I'm a fan of games and activities with steep learning curves and high skill ceilings, and very precarious lines between success and failure. Such success may not be strictly linear or predictable (e.g. a significant difference in batting averages—0.300 vs 0.350—will not be immediately obvious from just a few at-bats; two chess players cannot have their ELO compared by just a couple game results), but one expects that one's "skill" or "rate of success" as a reified concept is monotonically nondecreasing with respect to time invested.
My question is about the exceptions to this intuition. What are factors that lead to such exceptions (either as a real phenomenon, or as an illusory perception)? Have any such hypotheses been experimentally tested in laboratory conditions?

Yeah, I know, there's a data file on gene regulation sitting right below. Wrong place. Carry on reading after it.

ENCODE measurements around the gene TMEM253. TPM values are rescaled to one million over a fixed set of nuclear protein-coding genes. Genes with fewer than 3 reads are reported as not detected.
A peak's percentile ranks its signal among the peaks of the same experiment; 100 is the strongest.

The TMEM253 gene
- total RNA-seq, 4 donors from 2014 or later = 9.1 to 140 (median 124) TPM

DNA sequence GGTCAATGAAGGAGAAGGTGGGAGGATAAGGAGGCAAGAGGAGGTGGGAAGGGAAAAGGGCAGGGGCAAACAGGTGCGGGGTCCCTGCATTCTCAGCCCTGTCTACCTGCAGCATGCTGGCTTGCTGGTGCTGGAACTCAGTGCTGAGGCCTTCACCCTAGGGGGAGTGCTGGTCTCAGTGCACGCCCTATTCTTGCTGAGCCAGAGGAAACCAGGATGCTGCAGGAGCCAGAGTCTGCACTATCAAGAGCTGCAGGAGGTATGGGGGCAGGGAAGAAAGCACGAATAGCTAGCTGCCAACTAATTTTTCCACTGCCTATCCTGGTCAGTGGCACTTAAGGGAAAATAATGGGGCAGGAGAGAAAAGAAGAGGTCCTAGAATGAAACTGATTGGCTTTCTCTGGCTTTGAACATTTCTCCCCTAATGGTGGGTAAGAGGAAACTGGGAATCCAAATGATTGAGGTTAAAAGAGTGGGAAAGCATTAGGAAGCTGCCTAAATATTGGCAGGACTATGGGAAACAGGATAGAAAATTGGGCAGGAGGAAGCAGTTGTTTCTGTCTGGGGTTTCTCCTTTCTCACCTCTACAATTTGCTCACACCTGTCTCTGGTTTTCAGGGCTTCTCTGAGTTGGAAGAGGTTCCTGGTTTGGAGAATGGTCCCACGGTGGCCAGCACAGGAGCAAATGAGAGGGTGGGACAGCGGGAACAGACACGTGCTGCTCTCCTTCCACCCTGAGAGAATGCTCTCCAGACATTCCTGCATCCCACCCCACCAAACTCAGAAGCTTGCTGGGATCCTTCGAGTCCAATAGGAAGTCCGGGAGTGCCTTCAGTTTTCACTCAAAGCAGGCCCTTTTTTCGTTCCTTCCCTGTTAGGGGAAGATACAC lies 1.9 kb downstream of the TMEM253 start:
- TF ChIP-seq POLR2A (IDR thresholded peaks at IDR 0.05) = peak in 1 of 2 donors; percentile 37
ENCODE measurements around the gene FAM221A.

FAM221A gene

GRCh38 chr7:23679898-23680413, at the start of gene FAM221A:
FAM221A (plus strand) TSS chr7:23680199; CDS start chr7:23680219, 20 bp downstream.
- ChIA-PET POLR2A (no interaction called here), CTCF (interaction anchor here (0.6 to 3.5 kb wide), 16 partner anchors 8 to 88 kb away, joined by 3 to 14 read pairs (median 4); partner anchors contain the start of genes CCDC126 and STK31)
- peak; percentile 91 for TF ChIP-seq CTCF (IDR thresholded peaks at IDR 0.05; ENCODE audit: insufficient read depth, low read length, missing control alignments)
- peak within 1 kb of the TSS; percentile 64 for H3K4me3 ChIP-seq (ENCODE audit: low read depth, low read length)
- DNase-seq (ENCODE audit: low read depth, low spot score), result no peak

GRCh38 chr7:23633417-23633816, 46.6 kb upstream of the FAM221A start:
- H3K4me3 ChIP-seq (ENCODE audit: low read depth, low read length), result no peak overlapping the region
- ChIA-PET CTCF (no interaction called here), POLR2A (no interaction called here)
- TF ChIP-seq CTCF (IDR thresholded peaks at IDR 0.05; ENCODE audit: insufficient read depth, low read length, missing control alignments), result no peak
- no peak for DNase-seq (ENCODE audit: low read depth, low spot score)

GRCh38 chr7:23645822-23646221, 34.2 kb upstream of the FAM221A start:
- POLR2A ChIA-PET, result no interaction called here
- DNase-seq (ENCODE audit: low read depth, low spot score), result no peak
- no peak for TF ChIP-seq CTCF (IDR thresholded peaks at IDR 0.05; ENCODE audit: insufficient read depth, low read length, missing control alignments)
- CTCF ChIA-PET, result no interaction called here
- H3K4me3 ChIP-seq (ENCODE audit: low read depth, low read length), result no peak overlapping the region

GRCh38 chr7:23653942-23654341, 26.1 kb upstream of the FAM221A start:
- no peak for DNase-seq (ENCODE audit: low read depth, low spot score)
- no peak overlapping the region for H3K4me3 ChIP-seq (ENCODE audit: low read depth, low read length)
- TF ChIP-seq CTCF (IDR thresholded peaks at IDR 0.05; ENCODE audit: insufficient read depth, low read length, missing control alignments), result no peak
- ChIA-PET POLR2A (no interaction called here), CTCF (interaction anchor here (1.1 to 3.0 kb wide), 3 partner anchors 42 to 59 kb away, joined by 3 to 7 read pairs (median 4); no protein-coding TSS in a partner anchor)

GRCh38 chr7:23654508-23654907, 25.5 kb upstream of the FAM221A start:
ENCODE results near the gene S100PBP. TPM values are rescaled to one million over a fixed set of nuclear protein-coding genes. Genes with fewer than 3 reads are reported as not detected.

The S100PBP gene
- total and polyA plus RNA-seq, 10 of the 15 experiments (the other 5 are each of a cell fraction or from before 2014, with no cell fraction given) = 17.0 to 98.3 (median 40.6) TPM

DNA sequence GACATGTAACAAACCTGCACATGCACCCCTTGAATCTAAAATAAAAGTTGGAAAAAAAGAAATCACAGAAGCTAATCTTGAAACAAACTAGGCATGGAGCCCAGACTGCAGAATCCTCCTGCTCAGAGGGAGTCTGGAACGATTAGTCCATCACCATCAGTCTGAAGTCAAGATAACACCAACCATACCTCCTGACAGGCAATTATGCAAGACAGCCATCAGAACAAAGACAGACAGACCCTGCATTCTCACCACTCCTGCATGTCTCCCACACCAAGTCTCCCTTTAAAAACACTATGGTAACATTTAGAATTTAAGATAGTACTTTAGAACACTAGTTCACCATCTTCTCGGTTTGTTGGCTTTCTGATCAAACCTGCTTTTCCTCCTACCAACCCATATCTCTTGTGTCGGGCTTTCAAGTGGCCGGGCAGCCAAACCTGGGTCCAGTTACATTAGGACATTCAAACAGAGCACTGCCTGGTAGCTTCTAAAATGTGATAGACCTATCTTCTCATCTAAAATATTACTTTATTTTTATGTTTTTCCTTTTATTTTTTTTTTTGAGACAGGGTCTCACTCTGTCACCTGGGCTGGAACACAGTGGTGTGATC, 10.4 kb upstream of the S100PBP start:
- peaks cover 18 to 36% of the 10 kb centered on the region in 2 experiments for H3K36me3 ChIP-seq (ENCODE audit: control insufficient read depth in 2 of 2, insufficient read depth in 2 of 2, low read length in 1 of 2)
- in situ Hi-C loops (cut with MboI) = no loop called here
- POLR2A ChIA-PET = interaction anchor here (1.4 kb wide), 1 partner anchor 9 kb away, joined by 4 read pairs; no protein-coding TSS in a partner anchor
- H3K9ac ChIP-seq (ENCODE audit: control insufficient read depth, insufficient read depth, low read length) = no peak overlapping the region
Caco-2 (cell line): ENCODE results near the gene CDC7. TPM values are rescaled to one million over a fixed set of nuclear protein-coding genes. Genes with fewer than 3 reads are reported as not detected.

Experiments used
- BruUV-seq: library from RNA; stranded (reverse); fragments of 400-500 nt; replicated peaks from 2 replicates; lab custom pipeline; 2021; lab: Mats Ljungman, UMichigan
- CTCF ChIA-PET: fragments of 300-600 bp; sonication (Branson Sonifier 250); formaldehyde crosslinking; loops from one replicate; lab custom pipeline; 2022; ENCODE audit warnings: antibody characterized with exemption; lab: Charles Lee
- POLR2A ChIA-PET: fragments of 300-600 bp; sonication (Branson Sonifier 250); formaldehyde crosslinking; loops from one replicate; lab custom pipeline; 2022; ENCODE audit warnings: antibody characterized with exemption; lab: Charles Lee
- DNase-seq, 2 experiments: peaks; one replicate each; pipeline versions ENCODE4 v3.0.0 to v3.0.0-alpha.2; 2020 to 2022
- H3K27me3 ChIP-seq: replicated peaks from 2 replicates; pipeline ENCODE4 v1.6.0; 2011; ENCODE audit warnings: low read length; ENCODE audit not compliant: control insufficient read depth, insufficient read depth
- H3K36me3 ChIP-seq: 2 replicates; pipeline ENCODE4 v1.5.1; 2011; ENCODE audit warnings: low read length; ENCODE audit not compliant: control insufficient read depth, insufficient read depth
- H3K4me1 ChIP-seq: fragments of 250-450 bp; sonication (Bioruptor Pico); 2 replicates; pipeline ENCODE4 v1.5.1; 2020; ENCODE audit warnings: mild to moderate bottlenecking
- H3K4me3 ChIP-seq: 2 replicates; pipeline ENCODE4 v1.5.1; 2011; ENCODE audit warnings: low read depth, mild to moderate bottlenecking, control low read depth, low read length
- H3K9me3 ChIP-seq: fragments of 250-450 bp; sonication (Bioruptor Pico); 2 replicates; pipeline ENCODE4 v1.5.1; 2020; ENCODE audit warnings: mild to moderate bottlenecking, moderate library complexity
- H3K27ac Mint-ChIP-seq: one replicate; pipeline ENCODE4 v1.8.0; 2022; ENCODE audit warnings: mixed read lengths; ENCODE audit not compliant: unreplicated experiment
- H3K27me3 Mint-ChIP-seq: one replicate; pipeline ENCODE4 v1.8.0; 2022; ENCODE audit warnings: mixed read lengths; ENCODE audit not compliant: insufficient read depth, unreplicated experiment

I can come up with a slew of hypotheses, but don't know to what degrees they've been confirmed as significant by research:
- Perception: Pareidolia/losing streak/reading into unfavorable random noise; pessimist's form of confirmation bias to deal with frustration; failures are being overcounted.
- Perception: Expectations which grow at a faster rate than can be accommodated by skill growth; failures are not being overcounted per se but the standards of success/failure are in flux.
- Reality: Performance anxiety (cf. 2) and losing streak mentality (cf. 1) objectively impacting measured achievement.
- Reality: "Settling down" into one known way of attempting a thing eliminates pathways for success present while in an earlier, more freeform stage of learning.
- Reality: Changes in the body in response to learning (e.g. developing motor neural pathways) throw off the learner's performance temporarily as they adjust to their (hopefully better) bodily circuitry.
- Reality: Other means of "learning the wrong things" whether that be muscle memory, fallacious strategy, etc.